The namesake ferry for the city of
San Diego had a long and interesting
life.

Built for the San Diego-Coronado Ferry Company in 1931 by the Moore
Drydock Company in Oakland, California, the ferry was essentially a
larger version of her near sister
Coronado.

For decades the San Diego performed her work, shuttling cars to and
from the mainland to the island, becoming  the subject of countless
postcards and snap shots.

When the bridge put her out of work in 1969, the ferry was purchased
by the Olympic Navigation Company of Port Townsend, Washington for
service between Whidbey Island and Port Townsend.

From 1970 until 1973 the
San Diego worked the run, but the last
independent auto ferry company was losing money fast.  By  fall 1973,
unable to keep operating, Olympic Ferries Inc shut down after some
thirty years of service.

The governor of  Washington State ordered Washington State Ferries
to take over the route.  They acquired the docking facilities, but passed
up the
San Diego,placing the Olympic on the run starting in June, 1974.

The
San Diego ended up in Vancouver, British Columbia for many
years, hanging around the waterfront, waiting to be rebuilt as a paddle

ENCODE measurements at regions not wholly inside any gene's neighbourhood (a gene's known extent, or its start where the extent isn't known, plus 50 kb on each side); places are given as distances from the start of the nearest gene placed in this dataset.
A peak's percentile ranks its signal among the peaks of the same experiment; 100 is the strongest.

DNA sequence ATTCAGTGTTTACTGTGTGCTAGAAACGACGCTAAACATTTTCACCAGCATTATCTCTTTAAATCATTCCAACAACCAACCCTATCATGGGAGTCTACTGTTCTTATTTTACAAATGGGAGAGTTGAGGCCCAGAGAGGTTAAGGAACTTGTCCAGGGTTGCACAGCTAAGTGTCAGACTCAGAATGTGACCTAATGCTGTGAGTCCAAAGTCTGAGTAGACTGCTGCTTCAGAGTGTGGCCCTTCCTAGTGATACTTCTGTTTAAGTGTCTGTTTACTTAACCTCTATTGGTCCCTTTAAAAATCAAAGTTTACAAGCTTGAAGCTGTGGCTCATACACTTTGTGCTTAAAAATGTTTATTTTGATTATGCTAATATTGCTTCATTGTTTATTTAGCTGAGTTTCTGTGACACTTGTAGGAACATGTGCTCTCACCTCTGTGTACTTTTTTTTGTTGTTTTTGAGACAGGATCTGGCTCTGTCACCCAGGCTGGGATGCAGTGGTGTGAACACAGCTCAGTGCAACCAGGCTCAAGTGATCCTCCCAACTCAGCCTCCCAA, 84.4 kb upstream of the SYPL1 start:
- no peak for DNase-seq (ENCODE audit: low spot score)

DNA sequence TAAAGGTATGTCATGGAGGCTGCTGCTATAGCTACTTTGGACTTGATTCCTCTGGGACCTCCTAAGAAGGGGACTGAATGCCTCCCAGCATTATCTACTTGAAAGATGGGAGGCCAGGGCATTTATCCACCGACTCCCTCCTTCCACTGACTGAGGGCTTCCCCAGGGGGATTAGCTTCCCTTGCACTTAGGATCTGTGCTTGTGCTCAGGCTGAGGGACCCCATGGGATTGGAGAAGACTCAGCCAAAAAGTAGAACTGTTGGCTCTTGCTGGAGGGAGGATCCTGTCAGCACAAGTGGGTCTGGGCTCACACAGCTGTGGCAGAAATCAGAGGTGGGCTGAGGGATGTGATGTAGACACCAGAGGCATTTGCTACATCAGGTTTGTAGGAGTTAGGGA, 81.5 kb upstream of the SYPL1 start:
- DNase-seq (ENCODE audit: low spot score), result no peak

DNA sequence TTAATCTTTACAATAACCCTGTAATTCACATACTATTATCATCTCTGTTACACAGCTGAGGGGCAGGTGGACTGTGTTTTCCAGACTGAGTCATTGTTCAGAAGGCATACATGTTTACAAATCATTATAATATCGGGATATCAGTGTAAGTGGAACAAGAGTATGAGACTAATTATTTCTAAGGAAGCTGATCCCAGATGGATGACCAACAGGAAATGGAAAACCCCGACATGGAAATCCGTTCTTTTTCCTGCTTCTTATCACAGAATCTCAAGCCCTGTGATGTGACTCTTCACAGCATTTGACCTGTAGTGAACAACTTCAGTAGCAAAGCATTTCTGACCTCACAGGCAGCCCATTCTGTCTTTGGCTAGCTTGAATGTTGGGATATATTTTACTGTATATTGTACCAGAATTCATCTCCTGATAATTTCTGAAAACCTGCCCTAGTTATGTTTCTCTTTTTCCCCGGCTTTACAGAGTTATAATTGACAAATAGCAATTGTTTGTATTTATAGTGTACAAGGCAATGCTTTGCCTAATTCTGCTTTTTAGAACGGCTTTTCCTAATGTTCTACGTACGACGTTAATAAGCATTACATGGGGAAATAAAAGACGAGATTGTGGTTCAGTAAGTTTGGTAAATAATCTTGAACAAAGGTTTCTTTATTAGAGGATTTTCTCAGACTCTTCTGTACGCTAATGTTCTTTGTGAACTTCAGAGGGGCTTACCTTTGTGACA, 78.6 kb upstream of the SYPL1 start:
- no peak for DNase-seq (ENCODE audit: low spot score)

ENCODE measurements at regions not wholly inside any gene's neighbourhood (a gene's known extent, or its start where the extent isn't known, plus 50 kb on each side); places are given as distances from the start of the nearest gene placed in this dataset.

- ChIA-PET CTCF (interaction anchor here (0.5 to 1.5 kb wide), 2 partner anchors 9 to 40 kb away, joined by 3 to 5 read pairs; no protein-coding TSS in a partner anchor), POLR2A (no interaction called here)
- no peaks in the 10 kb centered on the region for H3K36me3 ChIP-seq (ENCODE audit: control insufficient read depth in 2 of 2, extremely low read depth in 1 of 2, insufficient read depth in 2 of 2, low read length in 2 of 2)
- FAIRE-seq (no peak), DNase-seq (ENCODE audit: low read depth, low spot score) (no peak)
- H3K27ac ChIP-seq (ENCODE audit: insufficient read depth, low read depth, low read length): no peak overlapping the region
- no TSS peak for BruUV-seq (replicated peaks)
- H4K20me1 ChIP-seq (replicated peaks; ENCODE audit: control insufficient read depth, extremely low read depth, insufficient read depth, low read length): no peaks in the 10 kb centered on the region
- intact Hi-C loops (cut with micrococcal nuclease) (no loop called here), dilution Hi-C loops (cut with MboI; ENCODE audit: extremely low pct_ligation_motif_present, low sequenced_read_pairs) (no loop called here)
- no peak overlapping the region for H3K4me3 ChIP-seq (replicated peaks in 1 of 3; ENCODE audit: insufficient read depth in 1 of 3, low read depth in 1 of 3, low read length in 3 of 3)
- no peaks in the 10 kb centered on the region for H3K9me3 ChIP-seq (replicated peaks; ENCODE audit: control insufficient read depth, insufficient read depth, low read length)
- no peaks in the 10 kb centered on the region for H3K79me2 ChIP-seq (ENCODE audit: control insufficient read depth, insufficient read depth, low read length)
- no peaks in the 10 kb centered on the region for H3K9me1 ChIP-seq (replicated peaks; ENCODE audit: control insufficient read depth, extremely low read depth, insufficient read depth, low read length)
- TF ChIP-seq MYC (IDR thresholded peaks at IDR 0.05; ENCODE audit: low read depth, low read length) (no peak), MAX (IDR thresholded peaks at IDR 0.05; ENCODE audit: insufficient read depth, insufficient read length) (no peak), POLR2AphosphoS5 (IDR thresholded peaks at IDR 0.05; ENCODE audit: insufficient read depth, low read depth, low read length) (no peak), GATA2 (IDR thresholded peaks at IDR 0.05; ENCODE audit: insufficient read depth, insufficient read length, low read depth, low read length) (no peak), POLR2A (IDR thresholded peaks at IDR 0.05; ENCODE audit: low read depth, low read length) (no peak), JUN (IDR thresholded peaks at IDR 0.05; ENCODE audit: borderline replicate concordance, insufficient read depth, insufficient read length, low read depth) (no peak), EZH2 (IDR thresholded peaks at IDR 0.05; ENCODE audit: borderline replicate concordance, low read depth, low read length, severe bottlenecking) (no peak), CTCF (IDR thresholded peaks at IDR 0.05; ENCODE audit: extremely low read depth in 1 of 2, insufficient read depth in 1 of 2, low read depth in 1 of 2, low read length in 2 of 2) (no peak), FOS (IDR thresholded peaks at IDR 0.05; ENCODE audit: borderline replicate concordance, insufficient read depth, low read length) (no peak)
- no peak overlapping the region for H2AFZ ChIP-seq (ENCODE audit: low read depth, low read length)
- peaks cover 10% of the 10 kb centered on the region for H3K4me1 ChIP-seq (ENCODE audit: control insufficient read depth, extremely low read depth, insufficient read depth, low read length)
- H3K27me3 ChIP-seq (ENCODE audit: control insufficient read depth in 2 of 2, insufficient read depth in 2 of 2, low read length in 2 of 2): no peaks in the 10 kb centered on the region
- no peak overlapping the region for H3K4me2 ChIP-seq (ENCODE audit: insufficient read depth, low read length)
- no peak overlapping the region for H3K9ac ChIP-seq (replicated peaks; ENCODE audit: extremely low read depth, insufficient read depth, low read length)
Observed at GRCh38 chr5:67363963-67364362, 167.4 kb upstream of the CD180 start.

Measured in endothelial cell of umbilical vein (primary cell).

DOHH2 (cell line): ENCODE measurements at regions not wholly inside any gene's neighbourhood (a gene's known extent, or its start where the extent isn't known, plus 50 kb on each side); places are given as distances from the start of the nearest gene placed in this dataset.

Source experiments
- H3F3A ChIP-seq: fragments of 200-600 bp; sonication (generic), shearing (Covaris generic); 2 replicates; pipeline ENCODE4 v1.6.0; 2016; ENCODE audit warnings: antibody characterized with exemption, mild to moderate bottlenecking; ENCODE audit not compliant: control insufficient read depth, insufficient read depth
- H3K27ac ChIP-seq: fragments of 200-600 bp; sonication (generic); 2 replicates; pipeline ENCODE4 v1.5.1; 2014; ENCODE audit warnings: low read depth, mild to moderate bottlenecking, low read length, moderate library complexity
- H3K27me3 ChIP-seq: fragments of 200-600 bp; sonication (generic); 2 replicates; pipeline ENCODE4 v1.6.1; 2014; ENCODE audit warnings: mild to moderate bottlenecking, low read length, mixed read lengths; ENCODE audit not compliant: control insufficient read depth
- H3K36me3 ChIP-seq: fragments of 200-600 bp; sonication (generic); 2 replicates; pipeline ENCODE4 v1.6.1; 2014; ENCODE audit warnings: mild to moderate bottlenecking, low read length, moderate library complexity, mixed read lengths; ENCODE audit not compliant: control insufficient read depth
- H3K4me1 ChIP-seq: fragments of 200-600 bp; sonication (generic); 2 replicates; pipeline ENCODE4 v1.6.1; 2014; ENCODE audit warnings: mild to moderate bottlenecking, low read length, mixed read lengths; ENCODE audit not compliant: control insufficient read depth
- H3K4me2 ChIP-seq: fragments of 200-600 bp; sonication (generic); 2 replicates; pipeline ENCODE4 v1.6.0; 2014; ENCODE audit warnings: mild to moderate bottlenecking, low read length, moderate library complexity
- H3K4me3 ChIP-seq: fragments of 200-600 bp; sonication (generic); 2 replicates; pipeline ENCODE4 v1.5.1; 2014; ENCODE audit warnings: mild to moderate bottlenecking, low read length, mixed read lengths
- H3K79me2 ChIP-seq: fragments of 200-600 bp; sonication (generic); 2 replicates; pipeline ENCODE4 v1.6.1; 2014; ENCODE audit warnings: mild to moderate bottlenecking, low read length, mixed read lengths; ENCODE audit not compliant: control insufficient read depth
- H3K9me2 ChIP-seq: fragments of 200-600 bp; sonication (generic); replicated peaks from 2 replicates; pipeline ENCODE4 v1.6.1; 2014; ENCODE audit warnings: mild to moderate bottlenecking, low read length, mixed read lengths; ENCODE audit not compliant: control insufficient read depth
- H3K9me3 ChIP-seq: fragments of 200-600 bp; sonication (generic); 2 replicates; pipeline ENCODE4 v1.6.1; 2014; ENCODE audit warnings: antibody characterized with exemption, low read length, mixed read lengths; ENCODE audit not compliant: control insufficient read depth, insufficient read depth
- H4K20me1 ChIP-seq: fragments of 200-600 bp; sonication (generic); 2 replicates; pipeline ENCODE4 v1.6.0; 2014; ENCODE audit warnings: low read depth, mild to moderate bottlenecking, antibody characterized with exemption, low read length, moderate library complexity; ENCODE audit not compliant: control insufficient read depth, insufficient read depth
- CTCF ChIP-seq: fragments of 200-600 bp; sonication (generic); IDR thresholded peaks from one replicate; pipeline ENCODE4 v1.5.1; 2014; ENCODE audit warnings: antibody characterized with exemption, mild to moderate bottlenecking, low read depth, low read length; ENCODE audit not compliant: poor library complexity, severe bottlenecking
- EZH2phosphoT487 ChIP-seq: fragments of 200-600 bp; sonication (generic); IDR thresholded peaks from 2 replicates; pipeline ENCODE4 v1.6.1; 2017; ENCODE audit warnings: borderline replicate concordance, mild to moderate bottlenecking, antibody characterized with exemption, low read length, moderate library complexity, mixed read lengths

wheel excursion boat named "Klondike Queen."

In desperate need for ferries after the Hood Canal bridge sank in a
storm in 1979, Washington State Ferries went up to Vancouver to
inspect the old
San Diego for possible use on the Canal.  By that time
though, having been neglected for years the State determined it would
have been too costly to refurbish the boat.

In 1987 the
San Diego made her way back to California and was towed
up the Sacramento River.  She was to be converted into a restaurant at
Antioch called "Huckleberries" but somewhere along the line in the she
ended up catching on fire in the late 1990's.

After hanging around Antioch for a number of years, the ferry was towed
up river and moored just off of Decker  Island. Abandoned, the ferry fell
into decay and was gutted by fire.  By the end of 2011 the state stepped
in.  In a continuing effort to clean up the Delta, the
San Diego was towed
to Mare Island for asbestos removal. The end came shortly after that.  
(See below.)
Scrapped.


The end of the San Diego came very swiftly as backhoes tore the old
ferry apart.  The hull was towed over to drydock and cut up there,
ending the long saga of the ferry that last saw service nearly four
decades before.  Photo courtesy of Frank Cleope Jr.

SAN DIEGO
Diesel-electric powered, propeller drives, steel hull.  Official Number: 231278 Built: 1931 by Moore Drydock Co. At Oakland, CA
Length: 191.4  Width:  43.6 Draft: 14.1 Gross Tons-556    3 engines, 350 Horse Power each

The
San Diego departing Keystone in 1972.
Top: the San Diego working in San Diego.  Middle: In exile in Vancouver, British Columbia.  
Bottom, open for business for a brief time in May, 1989, at Antioch, California.
Author's collection.